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Can Your Campaign Appeal to Millennials and Baby Boomers? (Maybe If the Karate Kid's Mom Helps Out)

by Sloane Heller  |  
May 22, 2013

A recent Forbes article described Millennials as elusive, self-involved, opinionated, and impatient.  The Millennial economy is a “participation economy.” In other words, Millennials want to play a role in every aspect of your business---from product development to marketing and the customer experience.

Those folks born between 1980 and 2000 might be the toughest crowd for marketers to win over, but at 82 million strong, it’s imperative for companies to rise to the challenge.

And what about Baby Boomers (born between 1946 and 1964) on the other side of the spectrum? Historically, only 5% of marketers have paid any attention to Baby Boomers.  But the tide could be changing.  In a recent report, Nielsen called the group, “marketers' most valuable generation,” noting their buying power and social media habits.  In five years, boomers will control 70% of the country’s disposable income.

A USA Today article even discussed whether Baby Boomers are “Hollywood’s hot new target demo.” And Amazon is clearly taking note of the generation, unveiling a new 50+ Active and Healthy Living Store just this spring.

But what if you want to appeal to both Millennials and baby boomers in a single campaign?

Finding a Connection Between Millennials and Baby Boomers

Even though the two groups have very different attitudes and habits, finding common ground is not impossible. For example, everyone enjoys being treated like a VIP.  People like to be recognized and rewarded. And humor is another way to bridge the wide gap between Millennials and boomers.

At my company, Front Flip’s loyalty program attracts a wide range of people from teens to 65 and up. Our mobile app is fun, exciting, and definitely not intimidating.  Consumers of all ages are getting tired of the same old punch cards. Plus, they love the chance to win a prize every time they go out to eat or shop.

When the Front Flip executive team decided it was time to roll out our first consumer video, I was late into my pregnancy. So, I quickly decided I wanted my mom, Randee Heller, to play a starring role. Mom isn’t only a Baby Boomer---she’s an actress, best known for playing Mrs. Laruso in the 80s classic movie The Karate Kid.

I called her super-early LA time with a rough idea. After she got over the fact that I wasn’t calling about going into labor, she accepted the part.

The Karate Kid is one of those films that spans generations---whether you took your kids to see it in the theaters, developed a crush on Ralph Macchio, or tried to re-create the crane. If you weren't around when the movie came out, chances are someone has  told you, “It’s a classic, and you have to rent it on Netflix."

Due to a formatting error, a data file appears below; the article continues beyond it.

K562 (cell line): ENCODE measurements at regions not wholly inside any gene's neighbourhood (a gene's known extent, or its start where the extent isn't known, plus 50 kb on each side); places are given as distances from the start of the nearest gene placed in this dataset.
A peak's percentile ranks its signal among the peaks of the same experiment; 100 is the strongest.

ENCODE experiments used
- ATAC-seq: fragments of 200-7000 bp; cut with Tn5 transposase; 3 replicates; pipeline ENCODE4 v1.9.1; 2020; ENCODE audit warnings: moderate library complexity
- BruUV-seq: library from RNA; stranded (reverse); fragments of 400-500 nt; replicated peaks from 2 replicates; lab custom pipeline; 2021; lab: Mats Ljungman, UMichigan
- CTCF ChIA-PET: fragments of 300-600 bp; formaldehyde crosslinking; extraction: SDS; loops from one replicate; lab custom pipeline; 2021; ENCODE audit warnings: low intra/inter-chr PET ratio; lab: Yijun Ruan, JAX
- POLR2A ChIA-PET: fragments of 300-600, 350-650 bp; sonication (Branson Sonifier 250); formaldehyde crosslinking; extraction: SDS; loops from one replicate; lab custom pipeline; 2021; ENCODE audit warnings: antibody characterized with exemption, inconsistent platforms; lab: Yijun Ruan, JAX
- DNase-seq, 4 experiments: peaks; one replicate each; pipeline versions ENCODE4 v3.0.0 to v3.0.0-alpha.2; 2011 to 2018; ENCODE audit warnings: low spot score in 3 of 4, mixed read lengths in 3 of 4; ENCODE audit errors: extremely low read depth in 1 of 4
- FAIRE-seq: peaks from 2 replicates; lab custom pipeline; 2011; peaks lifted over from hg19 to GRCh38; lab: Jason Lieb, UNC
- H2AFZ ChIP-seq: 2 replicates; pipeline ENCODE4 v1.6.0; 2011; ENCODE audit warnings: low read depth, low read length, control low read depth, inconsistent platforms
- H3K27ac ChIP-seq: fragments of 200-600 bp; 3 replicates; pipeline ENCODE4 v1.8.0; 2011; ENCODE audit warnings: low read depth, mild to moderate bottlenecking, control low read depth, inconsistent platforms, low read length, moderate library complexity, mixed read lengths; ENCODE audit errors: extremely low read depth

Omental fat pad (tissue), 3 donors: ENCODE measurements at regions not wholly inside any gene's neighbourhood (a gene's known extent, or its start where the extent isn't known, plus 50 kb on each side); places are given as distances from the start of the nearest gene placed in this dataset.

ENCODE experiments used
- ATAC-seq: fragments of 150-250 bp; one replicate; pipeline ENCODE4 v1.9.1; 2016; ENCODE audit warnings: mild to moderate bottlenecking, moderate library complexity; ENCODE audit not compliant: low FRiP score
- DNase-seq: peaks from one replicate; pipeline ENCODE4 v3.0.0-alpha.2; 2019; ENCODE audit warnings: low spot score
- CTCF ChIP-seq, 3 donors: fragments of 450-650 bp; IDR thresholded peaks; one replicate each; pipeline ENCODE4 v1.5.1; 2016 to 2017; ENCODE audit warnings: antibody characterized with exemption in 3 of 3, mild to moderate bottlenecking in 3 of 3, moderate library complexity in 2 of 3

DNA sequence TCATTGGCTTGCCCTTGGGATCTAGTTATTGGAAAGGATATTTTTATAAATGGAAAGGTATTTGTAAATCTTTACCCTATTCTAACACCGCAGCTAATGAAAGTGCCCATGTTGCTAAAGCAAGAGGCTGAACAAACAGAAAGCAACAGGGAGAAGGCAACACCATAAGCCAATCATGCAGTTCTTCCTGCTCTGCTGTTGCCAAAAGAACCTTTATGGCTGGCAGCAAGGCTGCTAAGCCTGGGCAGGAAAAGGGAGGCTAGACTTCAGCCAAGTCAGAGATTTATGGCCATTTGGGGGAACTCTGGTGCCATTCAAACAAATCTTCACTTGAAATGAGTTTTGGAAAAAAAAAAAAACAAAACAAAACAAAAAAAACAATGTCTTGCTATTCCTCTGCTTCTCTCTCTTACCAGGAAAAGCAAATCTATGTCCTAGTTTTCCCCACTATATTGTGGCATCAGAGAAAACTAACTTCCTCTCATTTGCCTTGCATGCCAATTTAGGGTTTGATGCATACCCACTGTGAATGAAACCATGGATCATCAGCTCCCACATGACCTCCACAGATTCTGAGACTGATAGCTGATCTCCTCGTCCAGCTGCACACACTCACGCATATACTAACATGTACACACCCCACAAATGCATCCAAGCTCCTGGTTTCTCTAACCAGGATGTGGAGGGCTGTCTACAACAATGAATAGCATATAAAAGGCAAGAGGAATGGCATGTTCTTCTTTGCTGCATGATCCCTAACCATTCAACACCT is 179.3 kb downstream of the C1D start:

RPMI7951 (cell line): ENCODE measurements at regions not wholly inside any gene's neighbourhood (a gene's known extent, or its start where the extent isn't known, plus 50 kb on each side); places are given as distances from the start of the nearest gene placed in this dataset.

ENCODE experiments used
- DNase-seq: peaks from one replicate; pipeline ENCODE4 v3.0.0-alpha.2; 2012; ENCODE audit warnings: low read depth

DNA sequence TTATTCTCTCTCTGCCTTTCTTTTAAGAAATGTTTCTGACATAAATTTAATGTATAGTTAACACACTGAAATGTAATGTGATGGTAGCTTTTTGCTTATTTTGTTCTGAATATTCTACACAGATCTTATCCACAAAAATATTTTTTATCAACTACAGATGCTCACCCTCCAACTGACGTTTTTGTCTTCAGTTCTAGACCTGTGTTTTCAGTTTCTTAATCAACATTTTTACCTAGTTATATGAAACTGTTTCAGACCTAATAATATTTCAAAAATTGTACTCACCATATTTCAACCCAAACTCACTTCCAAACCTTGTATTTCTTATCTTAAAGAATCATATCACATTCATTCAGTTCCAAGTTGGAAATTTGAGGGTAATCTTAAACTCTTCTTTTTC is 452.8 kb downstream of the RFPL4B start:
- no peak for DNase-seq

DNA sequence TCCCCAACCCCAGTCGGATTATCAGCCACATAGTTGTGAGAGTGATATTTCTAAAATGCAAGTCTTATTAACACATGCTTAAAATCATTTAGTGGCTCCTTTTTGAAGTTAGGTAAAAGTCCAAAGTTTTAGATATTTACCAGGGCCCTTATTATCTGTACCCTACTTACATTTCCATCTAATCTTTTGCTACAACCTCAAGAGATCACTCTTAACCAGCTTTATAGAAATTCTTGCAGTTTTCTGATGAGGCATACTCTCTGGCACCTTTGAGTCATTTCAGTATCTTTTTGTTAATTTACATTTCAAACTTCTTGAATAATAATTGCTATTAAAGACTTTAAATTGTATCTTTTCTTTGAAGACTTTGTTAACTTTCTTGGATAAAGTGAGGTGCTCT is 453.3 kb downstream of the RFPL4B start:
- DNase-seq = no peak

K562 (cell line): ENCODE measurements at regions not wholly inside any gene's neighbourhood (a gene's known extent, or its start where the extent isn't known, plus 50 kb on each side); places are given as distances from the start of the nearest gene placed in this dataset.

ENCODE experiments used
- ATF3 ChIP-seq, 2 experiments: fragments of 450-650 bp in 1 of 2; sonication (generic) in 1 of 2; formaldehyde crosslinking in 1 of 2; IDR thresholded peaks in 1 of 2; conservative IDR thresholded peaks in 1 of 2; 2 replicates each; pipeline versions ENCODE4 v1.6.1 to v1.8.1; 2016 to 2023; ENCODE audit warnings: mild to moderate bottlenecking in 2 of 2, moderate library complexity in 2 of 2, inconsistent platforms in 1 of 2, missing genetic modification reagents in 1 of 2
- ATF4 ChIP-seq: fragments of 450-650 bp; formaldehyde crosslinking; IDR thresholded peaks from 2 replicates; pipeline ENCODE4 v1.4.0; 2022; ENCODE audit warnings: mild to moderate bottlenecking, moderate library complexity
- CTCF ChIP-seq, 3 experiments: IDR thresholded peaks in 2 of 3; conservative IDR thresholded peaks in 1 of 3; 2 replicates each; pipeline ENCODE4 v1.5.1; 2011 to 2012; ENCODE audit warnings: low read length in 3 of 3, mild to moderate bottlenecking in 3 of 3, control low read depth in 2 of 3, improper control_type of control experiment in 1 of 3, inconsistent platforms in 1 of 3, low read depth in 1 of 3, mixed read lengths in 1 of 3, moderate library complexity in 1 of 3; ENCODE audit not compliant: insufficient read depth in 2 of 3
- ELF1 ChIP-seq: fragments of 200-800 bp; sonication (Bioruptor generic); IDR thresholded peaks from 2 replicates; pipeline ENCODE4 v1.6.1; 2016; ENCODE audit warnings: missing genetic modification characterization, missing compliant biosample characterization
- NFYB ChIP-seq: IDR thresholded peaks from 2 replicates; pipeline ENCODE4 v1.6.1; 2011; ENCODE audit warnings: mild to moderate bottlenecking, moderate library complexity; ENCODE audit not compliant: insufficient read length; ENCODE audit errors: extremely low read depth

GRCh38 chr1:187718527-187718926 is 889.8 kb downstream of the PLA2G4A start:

I turned to my sister, a TV writer in Hollywood, to help concept the piece. We settled on a mockumentary-style video. In it, my mom thinks that Front Flip is only for A List celebrities. While she talks about using the app several times a day with ease, she reminds the audience she’s a Boomer when she calls it “the” Twitter.

With this video, we tapped into the common desire for VIP treatment and a good laugh. And we did it leveraging an 80’s classic. My mom (the Boomer) engages with mobile technology just like your typical Millennial. She uses Front Flip not because she’s addicted to her phone but because the Front Flip program makes her feel like a celebrity.

On day one of the release, I watched the comments on Facebook come from vastly different points on the age spectrum: 22, 35, 65, and so on. They’re getting a kick out of the piece and the chance to win a DVD signed by Ralph Macchio!

We’re only a few weeks into the campaign, but my hunch is we are onto something.

We all know we need the Millennials to embrace our products and share the love with their friends on Facebook and Twitter.  But isn't it time Boomers also got some love?

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Sloane Heller is the director of Communications and MultiMedia at loyalty marketing company Front Flip. Prior to Front Flip, she was a TV news reporter, covering major stories, such as the 2008 Presidential Election and the Joplin tornado.

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  • by Susan Wed May 22, 2013 via blog

    Come on ... you can't think that any self respecting boomer would consider this as a viable marketing campaign to them.

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